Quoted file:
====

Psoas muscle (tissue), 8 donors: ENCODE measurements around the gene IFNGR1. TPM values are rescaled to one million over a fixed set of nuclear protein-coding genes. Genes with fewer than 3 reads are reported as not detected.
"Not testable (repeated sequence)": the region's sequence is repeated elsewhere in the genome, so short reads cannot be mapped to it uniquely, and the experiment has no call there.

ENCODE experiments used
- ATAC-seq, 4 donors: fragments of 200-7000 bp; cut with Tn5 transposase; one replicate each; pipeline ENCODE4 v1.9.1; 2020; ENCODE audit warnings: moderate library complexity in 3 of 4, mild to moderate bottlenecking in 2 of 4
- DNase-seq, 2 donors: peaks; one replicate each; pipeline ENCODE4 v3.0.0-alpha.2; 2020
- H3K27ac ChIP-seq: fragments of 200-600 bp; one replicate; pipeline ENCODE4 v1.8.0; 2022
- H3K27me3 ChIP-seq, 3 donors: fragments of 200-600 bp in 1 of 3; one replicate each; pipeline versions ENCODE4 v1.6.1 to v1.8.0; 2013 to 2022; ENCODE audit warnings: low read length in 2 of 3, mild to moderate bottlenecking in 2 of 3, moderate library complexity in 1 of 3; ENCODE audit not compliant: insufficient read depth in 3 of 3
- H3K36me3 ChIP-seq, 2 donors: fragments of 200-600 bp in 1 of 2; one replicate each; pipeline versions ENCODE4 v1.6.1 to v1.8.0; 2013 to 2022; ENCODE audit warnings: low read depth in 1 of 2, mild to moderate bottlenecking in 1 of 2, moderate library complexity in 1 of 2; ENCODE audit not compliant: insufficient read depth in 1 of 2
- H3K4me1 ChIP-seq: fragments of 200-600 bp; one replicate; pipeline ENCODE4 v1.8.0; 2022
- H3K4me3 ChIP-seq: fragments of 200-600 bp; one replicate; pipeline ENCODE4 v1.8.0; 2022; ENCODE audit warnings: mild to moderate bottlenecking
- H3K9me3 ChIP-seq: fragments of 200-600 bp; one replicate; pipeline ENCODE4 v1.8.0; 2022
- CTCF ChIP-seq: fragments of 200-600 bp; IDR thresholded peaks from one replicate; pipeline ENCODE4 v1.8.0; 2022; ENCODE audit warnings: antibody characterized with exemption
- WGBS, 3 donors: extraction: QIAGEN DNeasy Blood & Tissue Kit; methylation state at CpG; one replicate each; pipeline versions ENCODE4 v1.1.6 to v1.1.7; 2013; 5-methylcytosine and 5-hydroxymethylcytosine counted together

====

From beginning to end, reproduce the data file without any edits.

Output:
Psoas muscle (tissue), 8 donors: ENCODE measurements around the gene IFNGR1. TPM values are rescaled to one million over a fixed set of nuclear protein-coding genes. Genes with fewer than 3 reads are reported as not detected.
"Not testable (repeated sequence)": the region's sequence is repeated elsewhere in the genome, so short reads cannot be mapped to it uniquely, and the experiment has no call there.

ENCODE experiments used
- ATAC-seq, 4 donors: fragments of 200-7000 bp; cut with Tn5 transposase; one replicate each; pipeline ENCODE4 v1.9.1; 2020; ENCODE audit warnings: moderate library complexity in 3 of 4, mild to moderate bottlenecking in 2 of 4
- DNase-seq, 2 donors: peaks; one replicate each; pipeline ENCODE4 v3.0.0-alpha.2; 2020
- H3K27ac ChIP-seq: fragments of 200-600 bp; one replicate; pipeline ENCODE4 v1.8.0; 2022
- H3K27me3 ChIP-seq, 3 donors: fragments of 200-600 bp in 1 of 3; one replicate each; pipeline versions ENCODE4 v1.6.1 to v1.8.0; 2013 to 2022; ENCODE audit warnings: low read length in 2 of 3, mild to moderate bottlenecking in 2 of 3, moderate library complexity in 1 of 3; ENCODE audit not compliant: insufficient read depth in 3 of 3
- H3K36me3 ChIP-seq, 2 donors: fragments of 200-600 bp in 1 of 2; one replicate each; pipeline versions ENCODE4 v1.6.1 to v1.8.0; 2013 to 2022; ENCODE audit warnings: low read depth in 1 of 2, mild to moderate bottlenecking in 1 of 2, moderate library complexity in 1 of 2; ENCODE audit not compliant: insufficient read depth in 1 of 2
- H3K4me1 ChIP-seq: fragments of 200-600 bp; one replicate; pipeline ENCODE4 v1.8.0; 2022
- H3K4me3 ChIP-seq: fragments of 200-600 bp; one replicate; pipeline ENCODE4 v1.8.0; 2022; ENCODE audit warnings: mild to moderate bottlenecking
- H3K9me3 ChIP-seq: fragments of 200-600 bp; one replicate; pipeline ENCODE4 v1.8.0; 2022
- CTCF ChIP-seq: fragments of 200-600 bp; IDR thresholded peaks from one replicate; pipeline ENCODE4 v1.8.0; 2022; ENCODE audit warnings: antibody characterized with exemption
- WGBS, 3 donors: extraction: QIAGEN DNeasy Blood & Tissue Kit; methylation state at CpG; one replicate each; pipeline versions ENCODE4 v1.1.6 to v1.1.7; 2013; 5-methylcytosine and 5-hydroxymethylcytosine counted together